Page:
The Malta Independent 18 August 2019, Sunday

Remembering the fallen: CWGC launch cemetery tours, story sharing platform

Albert Galea Sunday, 27 January 2019, 11:00 Last update: about 8 months ago

The Commonwealth War Graves Commission (CWGC) have launched a new heritage tourism initiative to encourage tourists and Maltese alike to visit historical sites around Malta and to learn the stories of those who are buried in Malta.

The project, which is held in collaboration with the Malta Tourism Authority, Fondazzjoni Wirt Artna and the Malta Aviation Museum, will see new guided tours run by volunteers introduced at the Hemsija Military Cemetery on the outskirts of Mtarfa and the Pieta Military Cemetery.  Tours at the Capuccini Naval Cemetery will also commence next month. 


In conjunction with this project, the CWGC has also recently launched a crowd sourcing project called ‘Stories from Malta’ which is an appeal for information on the men and women whom are commemorated on Malta.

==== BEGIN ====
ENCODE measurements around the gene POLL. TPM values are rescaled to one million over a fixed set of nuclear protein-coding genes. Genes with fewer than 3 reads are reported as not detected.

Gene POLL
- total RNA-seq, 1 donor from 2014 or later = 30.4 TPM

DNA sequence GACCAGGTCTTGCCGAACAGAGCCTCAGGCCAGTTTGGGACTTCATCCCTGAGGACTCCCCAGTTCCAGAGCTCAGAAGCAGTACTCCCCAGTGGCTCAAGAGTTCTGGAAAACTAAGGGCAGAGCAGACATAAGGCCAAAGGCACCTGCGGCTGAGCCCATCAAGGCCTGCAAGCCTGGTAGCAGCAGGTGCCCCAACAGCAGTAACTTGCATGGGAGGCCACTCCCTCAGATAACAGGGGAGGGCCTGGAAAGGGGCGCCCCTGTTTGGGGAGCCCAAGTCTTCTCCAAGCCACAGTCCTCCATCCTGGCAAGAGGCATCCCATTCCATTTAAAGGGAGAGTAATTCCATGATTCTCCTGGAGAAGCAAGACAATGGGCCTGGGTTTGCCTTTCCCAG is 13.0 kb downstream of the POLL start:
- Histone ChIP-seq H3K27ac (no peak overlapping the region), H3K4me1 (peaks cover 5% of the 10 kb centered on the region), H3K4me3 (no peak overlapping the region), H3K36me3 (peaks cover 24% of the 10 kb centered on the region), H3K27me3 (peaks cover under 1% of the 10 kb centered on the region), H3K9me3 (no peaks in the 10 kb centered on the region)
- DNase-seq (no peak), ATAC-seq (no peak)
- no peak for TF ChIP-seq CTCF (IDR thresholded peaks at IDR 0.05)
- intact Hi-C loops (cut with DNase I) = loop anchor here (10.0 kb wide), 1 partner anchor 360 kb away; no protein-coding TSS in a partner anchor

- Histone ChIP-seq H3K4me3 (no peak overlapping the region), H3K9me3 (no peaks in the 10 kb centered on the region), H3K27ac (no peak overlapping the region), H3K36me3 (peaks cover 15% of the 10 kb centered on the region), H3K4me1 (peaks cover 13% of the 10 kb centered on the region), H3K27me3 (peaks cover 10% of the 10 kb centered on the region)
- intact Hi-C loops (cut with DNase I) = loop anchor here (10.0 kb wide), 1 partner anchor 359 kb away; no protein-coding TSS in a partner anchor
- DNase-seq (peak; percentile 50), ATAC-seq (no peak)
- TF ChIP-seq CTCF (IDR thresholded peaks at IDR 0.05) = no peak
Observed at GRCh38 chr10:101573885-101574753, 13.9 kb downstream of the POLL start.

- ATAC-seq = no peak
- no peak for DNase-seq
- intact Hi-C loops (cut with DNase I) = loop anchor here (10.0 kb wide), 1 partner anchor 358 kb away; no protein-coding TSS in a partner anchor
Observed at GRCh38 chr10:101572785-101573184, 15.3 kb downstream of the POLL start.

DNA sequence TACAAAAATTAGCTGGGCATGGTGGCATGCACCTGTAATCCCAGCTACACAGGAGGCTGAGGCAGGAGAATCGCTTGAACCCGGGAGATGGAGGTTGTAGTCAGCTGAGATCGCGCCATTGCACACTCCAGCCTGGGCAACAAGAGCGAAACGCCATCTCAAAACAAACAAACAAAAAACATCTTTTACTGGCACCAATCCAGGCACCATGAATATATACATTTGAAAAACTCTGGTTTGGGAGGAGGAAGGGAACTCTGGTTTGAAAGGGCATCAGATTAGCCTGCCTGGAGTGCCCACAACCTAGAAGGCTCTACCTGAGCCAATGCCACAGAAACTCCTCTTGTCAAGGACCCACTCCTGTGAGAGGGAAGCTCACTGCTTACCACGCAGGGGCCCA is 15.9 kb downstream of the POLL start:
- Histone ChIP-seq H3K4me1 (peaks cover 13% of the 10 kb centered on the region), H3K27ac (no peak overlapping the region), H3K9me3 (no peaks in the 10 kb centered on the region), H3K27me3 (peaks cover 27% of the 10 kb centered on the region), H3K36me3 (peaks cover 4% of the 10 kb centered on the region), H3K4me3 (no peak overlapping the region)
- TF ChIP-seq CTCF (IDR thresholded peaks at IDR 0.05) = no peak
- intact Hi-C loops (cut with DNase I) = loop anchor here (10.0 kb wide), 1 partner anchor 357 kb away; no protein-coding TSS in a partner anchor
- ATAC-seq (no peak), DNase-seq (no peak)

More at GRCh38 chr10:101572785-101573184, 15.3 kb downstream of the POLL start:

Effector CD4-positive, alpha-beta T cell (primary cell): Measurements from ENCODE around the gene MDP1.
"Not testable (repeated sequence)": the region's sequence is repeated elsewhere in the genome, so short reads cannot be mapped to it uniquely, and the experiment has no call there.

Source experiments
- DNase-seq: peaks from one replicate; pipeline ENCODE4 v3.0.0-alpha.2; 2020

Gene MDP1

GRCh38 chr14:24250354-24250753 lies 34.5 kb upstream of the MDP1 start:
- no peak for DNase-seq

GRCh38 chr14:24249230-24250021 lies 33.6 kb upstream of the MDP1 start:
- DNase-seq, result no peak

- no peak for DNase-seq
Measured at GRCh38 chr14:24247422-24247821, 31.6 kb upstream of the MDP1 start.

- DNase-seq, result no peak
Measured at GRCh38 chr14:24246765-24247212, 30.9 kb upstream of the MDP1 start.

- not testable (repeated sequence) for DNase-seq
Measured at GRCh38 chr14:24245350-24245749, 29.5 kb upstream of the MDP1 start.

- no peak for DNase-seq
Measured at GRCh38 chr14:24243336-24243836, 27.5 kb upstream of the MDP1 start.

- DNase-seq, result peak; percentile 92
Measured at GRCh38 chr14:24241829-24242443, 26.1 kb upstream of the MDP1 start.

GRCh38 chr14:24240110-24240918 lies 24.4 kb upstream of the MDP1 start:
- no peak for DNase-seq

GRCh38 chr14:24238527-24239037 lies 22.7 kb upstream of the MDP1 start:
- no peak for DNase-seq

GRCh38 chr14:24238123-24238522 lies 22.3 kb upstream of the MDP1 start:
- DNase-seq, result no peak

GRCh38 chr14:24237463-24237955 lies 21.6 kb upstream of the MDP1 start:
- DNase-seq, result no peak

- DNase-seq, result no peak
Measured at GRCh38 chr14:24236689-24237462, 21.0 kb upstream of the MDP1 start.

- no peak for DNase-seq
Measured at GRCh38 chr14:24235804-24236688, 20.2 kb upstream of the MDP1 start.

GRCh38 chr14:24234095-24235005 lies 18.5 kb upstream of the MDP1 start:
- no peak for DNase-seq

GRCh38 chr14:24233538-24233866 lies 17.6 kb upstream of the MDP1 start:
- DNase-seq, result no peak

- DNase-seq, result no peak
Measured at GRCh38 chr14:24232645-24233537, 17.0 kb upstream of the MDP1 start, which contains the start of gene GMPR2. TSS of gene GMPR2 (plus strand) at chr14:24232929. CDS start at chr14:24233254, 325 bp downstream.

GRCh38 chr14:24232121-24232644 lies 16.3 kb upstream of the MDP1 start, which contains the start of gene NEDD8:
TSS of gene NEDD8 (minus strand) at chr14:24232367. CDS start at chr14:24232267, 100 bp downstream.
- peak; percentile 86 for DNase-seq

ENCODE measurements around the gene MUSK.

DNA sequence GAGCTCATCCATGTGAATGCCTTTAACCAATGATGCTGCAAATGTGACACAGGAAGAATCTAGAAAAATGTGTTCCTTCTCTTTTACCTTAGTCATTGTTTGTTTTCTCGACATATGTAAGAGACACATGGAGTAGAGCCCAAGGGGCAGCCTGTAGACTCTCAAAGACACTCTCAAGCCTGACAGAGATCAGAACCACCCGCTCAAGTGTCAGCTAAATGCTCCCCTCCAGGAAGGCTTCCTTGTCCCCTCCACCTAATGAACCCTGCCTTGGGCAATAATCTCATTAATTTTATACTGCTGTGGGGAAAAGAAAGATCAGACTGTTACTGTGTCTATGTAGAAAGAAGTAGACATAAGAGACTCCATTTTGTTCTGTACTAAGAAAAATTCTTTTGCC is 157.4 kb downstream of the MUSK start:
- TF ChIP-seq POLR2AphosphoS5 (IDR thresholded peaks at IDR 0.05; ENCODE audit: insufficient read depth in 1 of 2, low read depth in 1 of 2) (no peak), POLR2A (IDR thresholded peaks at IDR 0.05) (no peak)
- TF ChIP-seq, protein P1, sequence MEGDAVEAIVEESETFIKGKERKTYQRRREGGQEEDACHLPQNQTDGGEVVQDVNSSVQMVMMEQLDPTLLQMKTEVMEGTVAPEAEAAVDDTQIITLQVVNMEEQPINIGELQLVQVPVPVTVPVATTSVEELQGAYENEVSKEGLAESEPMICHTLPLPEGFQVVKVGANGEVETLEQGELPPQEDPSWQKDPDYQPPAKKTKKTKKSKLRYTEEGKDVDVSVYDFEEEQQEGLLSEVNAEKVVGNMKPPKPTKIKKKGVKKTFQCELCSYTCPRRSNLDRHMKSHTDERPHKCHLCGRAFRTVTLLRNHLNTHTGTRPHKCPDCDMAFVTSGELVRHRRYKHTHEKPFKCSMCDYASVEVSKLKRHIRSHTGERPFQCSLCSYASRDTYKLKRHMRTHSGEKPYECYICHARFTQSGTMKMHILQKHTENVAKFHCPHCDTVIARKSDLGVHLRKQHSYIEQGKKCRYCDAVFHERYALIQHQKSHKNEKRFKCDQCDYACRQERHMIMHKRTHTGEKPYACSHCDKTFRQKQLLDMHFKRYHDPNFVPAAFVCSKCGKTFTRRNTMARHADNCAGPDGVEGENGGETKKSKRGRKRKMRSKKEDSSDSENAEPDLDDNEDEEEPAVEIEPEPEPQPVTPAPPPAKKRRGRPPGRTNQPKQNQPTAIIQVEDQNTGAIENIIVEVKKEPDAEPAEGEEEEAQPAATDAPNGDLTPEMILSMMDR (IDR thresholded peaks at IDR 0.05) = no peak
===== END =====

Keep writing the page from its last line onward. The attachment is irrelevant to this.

The Commission was the brainchild of one Sir Fabian Ware.  At 45 years of age he was too old to fight in the war, but nonetheless served as the head of a mobile unit within the British Red Cross.  Saddened by the sheer number of casualties, he felt driven to find a way to ensure the final resting places of the dead would not be lost forever.  In 1917, the CWGC was recognised by Royal Charter and now operates in 23,000 locations across more than 150 countries commemorating a total of 1.7 million Commonwealth servicemen.

Addressing a press conference at the Hemsija Military Cemetery on Thursday, Director General of CWGC Victoria Wallace said that as time has passed and new generations were brought up, the commission had noticed that its mission was changing.  No longer were they just commemorators, but they were also historians and communicators; the vessels to share the stories of those that have passed.  She said that this was the first time that they were launching a tourism-related initiative, but were doing so in tandem with local authorities to embrace the unique heritage that Malta holds.